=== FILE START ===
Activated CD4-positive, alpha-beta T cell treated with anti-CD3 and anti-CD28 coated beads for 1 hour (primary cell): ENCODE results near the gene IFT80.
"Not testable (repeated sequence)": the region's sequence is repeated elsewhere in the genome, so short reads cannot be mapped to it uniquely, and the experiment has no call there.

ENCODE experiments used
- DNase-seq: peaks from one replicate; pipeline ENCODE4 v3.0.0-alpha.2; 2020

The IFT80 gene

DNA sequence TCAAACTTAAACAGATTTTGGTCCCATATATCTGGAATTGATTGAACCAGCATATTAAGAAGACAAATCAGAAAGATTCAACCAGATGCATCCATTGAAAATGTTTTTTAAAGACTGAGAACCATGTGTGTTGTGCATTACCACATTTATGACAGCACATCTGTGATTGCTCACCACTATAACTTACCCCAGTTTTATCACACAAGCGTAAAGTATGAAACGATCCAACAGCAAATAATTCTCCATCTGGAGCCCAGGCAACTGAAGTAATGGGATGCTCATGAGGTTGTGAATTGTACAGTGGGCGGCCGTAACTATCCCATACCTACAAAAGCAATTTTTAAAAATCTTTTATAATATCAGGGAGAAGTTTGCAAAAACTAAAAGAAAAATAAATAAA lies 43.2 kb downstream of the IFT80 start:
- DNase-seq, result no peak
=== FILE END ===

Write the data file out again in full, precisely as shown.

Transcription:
Activated CD4-positive, alpha-beta T cell treated with anti-CD3 and anti-CD28 coated beads for 1 hour (primary cell): ENCODE results near the gene IFT80.
"Not testable (repeated sequence)": the region's sequence is repeated elsewhere in the genome, so short reads cannot be mapped to it uniquely, and the experiment has no call there.

ENCODE experiments used
- DNase-seq: peaks from one replicate; pipeline ENCODE4 v3.0.0-alpha.2; 2020

The IFT80 gene

DNA sequence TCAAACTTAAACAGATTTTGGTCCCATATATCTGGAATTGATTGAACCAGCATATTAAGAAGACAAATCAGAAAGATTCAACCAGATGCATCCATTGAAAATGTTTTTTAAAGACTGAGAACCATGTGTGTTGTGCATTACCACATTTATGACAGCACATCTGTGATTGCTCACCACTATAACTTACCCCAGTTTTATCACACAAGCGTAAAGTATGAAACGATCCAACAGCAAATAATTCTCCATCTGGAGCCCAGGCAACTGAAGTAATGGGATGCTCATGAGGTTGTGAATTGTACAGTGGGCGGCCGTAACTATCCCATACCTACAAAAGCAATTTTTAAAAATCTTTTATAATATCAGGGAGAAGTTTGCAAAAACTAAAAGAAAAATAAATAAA lies 43.2 kb downstream of the IFT80 start:
- DNase-seq, result no peak